The UN/CEFACT format for project data

The UN/CEFACT format for project data is an XML schema that standardizes schedule, cost, and earned value data from organization to organization no matter the software used to input the information.

UN/CEFACT is a subcommittee of the United Nations Economic Commission for Europe (UNECE). It is an official intergovernmental standards organisation connected to ISO. The goal of the UN/CEFACT is to improve worldwide cooperation by facilitating trade and electronic business by developing international EDI (Electronic Data Interchange) standards for electronic trade documents in XML format.

UN/CEFACT XML is the current data standard used for an Integrated Program Management Report (IPMR). The US Department of Defense implement this standard via Format 6 of DI-MGMT-81861. The IPMR’s primary value to the Government is its utility in reflecting current contract status and projecting future contract performance. It will be used by the DoD component staff, including program managers, engineers, cost estimators, and financial management personnel, as a basis for communicating performance status with the contractor.

The DoD IPMR contains data for measuring cost and schedule performance on acquisition contracts. It is structured around seven formats that contain the content and relationships required for the electronic submissions.
Format 1 defines cost and schedule performance data by product oriented Work Breakdown Structure (WBS).
Format 2 defines cost and schedule performance data by the contractor’s organizational structure (e.g., Functional or Integrated Product Team (IPT)).
Format 3 defines changes to the Performance Measurement Baseline (PMB).
Format 4 defines staffing forecasts.
Format 5 is a narrative report used to provide the required analysis of data contained in Formats 1 to 4 and 6.
Format 6 defines and contains the contractor’s Integrated Master Schedule (IMS).
Format 7 defines the time-phased historical & forecast cost submission.

With this weight of interest and support, the UN/CEFACT format for project data will become increasingly important and already a number of organizations, including Acumen are now offering a free, web-based file converter to translate proprietary schedule information into the XML format (see: http://www.projectacumen.com/news-item/acumen-launches-un-cefact-file-converter/).

At the moment the UN/CEFACT format seems to be used by clients to receive and compare project data from contractors or tenders. But I expect before long, the concept of data exchange will take hold and importing the XML file will become a standard feature on most main-line tools; however, a word of warning!

A consistent file format is not the same as a consistent analytical outcome. Different tools, different versions of the same tool and different switch settings within a singe tool can produce significant variations in the calculated results from identical data. To quote Fredric L. Plotnick, Ph.D., Esq., P.E. “Choose your Software – Choose your Options – Choose your Results”. Identical data formatting does not mean identical analysis results. We have a long way to go for standardized data analysis. For more on the analytical challenges see: http://www.mosaicprojects.com.au/PDF/Schedule_Calculations.pdf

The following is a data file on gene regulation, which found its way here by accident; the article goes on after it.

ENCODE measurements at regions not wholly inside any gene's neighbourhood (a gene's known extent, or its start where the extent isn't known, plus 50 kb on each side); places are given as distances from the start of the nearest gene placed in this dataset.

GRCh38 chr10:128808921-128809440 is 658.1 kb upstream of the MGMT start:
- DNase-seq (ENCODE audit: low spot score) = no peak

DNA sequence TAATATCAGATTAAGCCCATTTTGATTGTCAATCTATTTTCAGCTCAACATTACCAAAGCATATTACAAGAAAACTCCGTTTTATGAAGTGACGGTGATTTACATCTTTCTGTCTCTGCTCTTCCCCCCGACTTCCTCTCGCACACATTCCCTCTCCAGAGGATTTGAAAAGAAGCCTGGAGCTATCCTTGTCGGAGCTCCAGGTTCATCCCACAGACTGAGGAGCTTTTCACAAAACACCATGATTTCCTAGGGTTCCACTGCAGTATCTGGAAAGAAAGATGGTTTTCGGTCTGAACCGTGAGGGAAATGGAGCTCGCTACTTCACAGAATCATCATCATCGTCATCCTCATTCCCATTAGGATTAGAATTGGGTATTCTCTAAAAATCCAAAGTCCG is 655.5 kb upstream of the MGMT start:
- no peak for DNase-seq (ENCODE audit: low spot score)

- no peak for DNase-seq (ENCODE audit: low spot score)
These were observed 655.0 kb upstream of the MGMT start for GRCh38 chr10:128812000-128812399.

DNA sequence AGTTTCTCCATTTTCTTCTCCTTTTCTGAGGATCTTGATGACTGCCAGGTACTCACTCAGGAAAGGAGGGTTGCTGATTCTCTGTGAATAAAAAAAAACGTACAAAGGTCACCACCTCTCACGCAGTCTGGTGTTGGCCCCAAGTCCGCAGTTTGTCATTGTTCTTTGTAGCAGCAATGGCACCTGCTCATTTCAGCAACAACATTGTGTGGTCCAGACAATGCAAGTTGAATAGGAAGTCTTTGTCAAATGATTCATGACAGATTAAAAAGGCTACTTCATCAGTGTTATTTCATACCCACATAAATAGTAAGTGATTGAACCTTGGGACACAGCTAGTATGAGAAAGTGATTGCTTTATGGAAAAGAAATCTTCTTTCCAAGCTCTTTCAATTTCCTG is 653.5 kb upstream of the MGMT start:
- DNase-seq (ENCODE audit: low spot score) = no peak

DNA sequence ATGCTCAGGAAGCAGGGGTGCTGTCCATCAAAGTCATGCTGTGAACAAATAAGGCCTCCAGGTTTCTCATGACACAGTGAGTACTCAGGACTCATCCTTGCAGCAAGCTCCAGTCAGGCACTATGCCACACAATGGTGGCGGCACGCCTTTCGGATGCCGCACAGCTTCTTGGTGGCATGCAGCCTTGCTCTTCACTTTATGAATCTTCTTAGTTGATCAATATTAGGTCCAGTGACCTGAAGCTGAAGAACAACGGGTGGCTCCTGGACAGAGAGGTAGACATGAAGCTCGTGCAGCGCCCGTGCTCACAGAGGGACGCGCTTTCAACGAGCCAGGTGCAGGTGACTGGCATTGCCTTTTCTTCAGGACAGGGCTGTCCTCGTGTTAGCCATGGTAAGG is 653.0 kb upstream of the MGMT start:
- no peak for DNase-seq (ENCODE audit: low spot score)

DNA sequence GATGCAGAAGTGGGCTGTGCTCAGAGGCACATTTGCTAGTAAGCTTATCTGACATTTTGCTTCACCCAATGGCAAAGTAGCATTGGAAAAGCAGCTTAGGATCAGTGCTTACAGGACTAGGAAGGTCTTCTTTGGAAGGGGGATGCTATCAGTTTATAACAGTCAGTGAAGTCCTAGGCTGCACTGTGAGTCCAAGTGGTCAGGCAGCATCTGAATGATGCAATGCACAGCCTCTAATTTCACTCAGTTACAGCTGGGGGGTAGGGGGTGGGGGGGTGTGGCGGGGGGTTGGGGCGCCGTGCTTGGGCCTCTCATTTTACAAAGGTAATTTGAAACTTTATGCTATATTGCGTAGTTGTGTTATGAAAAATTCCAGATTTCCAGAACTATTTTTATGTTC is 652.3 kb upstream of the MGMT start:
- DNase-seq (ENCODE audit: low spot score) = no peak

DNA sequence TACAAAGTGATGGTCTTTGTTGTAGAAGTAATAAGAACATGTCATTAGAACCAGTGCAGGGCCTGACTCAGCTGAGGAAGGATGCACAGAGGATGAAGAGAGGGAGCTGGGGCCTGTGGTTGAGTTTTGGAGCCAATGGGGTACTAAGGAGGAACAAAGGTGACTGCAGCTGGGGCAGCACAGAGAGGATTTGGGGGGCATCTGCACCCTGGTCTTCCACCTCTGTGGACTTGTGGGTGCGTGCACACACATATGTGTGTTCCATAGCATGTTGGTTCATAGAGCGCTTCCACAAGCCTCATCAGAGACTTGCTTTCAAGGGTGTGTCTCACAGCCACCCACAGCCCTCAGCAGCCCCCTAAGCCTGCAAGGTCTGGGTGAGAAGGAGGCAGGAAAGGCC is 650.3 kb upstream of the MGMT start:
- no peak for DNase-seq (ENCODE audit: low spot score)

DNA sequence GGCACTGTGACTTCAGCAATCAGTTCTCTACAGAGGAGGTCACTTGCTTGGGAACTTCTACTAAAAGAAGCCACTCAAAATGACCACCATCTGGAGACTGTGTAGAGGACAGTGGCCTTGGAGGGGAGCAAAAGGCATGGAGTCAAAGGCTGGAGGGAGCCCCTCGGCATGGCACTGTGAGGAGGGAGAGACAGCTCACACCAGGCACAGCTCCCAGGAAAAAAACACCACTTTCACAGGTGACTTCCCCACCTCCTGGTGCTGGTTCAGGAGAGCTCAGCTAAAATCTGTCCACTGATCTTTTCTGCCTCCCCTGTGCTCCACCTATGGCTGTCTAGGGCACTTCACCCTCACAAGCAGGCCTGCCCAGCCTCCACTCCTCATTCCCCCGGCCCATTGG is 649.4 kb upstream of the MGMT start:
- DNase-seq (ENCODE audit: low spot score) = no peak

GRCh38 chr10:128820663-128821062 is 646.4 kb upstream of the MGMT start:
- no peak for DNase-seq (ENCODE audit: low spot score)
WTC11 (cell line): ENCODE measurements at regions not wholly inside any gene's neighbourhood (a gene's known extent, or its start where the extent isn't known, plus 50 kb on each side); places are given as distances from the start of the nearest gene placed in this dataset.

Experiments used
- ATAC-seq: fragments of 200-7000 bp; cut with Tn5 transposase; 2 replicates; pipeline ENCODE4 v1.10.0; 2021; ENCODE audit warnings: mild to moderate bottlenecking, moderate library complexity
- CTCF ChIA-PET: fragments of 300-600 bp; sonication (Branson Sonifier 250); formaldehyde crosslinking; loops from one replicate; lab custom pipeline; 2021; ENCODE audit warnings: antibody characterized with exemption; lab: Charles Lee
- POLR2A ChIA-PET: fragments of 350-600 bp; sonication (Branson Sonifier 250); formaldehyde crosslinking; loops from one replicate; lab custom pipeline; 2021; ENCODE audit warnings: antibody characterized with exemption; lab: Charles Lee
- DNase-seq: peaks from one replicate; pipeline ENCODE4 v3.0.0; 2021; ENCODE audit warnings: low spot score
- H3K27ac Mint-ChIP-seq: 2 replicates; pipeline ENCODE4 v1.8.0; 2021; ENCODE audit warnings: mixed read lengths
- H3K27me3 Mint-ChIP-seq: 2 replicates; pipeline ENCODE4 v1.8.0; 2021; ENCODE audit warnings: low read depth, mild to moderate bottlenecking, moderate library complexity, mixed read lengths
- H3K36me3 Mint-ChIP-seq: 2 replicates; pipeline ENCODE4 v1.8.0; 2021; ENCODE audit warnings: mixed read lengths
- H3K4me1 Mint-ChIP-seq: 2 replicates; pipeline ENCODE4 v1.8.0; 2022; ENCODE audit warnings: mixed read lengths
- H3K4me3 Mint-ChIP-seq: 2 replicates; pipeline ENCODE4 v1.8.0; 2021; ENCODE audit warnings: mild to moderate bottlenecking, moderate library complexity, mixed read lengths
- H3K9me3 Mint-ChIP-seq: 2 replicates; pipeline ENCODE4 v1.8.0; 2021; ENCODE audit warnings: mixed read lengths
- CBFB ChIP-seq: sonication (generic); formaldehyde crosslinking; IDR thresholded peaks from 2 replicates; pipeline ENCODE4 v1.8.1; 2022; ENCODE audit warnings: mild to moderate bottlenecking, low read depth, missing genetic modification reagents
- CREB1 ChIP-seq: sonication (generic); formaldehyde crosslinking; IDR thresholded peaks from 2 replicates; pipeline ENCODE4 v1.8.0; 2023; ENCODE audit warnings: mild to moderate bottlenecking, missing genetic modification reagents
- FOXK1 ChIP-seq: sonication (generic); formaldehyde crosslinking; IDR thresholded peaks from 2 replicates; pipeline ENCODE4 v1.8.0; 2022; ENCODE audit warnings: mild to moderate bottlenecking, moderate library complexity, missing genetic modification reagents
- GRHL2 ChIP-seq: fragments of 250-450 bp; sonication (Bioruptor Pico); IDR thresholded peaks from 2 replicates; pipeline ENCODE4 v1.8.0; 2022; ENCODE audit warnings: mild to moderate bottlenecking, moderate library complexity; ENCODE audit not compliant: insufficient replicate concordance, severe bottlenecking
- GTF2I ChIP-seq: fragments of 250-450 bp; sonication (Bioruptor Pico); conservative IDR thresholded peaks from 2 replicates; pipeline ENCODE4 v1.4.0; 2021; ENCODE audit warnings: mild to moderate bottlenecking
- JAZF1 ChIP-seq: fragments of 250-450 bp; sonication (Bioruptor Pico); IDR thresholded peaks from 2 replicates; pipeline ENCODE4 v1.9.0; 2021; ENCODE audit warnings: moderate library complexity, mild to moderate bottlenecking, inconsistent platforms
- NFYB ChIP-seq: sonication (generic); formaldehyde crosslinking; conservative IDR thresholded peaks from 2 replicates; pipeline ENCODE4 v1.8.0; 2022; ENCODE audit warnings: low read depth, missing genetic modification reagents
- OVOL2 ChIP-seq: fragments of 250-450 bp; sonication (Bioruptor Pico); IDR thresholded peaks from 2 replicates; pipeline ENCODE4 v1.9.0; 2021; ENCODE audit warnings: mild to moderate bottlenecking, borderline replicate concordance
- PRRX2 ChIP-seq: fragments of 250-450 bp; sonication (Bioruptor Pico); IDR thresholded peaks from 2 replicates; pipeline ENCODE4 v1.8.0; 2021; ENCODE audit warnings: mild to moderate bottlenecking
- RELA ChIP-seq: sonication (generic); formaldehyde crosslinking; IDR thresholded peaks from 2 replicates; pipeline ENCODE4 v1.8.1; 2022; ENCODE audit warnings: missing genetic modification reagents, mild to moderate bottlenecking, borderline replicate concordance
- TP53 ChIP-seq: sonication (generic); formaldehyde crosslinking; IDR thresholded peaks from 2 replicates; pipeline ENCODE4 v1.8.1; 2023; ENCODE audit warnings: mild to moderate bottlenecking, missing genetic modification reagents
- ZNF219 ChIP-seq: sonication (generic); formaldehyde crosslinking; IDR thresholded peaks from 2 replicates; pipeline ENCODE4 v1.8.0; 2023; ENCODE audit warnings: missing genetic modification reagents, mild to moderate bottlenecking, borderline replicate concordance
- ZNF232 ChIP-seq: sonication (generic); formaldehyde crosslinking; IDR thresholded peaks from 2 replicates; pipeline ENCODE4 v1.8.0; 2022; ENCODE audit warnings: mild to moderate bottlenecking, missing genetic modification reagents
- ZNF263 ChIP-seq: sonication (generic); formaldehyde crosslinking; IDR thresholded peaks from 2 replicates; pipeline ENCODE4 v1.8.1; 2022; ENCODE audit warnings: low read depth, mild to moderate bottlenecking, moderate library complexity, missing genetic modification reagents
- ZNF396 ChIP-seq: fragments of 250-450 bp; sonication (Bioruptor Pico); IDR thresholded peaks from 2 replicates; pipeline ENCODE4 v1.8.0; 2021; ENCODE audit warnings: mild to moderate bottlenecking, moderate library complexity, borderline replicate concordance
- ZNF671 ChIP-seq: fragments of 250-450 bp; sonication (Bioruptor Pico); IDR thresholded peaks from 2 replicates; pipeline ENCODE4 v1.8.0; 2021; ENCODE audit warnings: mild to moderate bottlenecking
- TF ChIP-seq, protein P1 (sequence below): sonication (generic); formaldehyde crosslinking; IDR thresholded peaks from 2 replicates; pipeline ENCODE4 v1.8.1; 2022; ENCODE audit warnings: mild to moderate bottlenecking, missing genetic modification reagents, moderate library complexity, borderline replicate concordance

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3 responses to “The UN/CEFACT format for project data

  1. Rafael Davila

    United Nations Economic Commission for Europe (UNECE). It is an official intergovernmental standards organisation promoting Communist idea of a single way of thinking?

    The idea for a consistent file format for purpose of transferring data looks good to me but I do not like the idea of a standardized data analysis, it will limit creativity and will end up in favoring a few software developers as well as those who sell their own standards, killing the purpose of an open file format, if everything is standardized the difference between software will only be cosmetic. Then why not we all dress using same clothing like if in old days Communist China?

  2. Rafael Davila

    I advocate for good practice recommendations as a reference [guide] that shall not be adopted literally as if a standard. A Recommended Practice for validating resource leveled schedules I would encourage. Take for example a car and a driver, they should be assigned on an activity to work at the same time. It looks like Asta PP misses it and such recommended practice shall warn about such flaw. I understand MSP 16 Preview is even worst as it does not solve resource all resource over-allocations.

  3. Daniel Brenner

    Its not about communist China, but its about being able to import and export data from one tool to another, as this does not work for all tools, especially not for those who sell their own standards.

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